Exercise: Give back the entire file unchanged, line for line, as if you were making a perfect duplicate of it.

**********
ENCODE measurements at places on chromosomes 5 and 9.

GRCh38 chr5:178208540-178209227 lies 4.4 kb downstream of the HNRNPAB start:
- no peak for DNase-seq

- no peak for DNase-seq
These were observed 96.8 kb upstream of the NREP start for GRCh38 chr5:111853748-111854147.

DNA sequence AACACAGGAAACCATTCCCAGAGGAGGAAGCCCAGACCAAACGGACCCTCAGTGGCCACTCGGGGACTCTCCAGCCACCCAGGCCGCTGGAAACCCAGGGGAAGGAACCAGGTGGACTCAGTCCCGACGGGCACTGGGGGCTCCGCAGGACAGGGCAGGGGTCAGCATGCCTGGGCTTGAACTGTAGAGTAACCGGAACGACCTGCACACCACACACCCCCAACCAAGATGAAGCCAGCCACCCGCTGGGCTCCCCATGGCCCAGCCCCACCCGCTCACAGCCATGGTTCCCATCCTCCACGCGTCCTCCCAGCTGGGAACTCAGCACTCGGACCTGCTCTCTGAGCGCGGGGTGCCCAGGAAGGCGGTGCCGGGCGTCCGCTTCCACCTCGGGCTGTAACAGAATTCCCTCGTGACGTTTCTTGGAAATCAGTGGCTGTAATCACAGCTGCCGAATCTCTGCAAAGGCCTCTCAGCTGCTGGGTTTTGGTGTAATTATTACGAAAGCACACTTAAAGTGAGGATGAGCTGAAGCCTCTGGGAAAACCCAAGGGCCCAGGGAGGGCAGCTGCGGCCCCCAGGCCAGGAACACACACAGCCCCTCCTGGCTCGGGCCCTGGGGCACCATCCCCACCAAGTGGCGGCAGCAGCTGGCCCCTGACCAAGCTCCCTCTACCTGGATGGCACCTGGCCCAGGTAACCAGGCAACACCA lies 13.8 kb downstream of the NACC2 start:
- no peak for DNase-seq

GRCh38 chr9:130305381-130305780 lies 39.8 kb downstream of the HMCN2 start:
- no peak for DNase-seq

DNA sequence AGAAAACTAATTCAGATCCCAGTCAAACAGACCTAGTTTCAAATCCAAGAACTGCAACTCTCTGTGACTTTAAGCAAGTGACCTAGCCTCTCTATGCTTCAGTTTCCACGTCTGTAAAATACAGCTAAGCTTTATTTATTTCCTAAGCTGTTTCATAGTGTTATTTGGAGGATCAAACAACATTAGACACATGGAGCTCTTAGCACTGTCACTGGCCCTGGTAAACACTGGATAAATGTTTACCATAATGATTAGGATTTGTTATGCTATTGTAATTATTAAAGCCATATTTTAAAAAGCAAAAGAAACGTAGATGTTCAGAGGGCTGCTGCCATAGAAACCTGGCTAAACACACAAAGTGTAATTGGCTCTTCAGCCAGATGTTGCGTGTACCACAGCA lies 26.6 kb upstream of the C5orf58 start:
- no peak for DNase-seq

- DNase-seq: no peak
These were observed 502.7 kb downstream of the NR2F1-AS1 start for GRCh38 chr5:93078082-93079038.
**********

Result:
ENCODE measurements at places on chromosomes 5 and 9.

GRCh38 chr5:178208540-178209227 lies 4.4 kb downstream of the HNRNPAB start:
- no peak for DNase-seq

- no peak for DNase-seq
These were observed 96.8 kb upstream of the NREP start for GRCh38 chr5:111853748-111854147.

DNA sequence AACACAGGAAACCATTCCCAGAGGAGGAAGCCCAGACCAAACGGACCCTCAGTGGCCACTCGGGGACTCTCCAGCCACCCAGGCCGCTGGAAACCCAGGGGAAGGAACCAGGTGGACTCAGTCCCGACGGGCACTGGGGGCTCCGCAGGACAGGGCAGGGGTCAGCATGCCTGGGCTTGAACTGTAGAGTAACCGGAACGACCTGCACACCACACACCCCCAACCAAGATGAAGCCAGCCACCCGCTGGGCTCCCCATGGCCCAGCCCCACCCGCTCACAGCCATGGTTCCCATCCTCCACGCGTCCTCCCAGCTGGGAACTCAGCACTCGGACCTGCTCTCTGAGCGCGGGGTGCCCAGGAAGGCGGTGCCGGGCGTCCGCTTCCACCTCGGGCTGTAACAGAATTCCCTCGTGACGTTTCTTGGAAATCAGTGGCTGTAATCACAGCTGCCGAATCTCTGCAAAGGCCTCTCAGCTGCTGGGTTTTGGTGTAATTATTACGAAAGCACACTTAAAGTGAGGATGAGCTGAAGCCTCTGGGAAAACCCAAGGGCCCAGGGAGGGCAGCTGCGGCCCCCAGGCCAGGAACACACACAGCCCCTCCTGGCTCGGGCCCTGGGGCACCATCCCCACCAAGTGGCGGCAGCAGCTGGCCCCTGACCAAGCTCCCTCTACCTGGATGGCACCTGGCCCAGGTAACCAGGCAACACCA lies 13.8 kb downstream of the NACC2 start:
- no peak for DNase-seq

GRCh38 chr9:130305381-130305780 lies 39.8 kb downstream of the HMCN2 start:
- no peak for DNase-seq

DNA sequence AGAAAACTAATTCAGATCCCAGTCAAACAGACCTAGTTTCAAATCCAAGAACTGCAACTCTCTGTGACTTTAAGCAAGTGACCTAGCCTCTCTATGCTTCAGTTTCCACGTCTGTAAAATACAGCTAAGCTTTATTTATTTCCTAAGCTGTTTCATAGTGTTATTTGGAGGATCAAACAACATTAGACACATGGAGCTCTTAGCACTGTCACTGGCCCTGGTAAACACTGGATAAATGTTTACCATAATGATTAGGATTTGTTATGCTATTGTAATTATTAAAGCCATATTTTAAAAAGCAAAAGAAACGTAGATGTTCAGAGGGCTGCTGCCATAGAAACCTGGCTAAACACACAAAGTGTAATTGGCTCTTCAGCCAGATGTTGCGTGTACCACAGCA lies 26.6 kb upstream of the C5orf58 start:
- no peak for DNase-seq

- DNase-seq: no peak
These were observed 502.7 kb downstream of the NR2F1-AS1 start for GRCh38 chr5:93078082-93079038.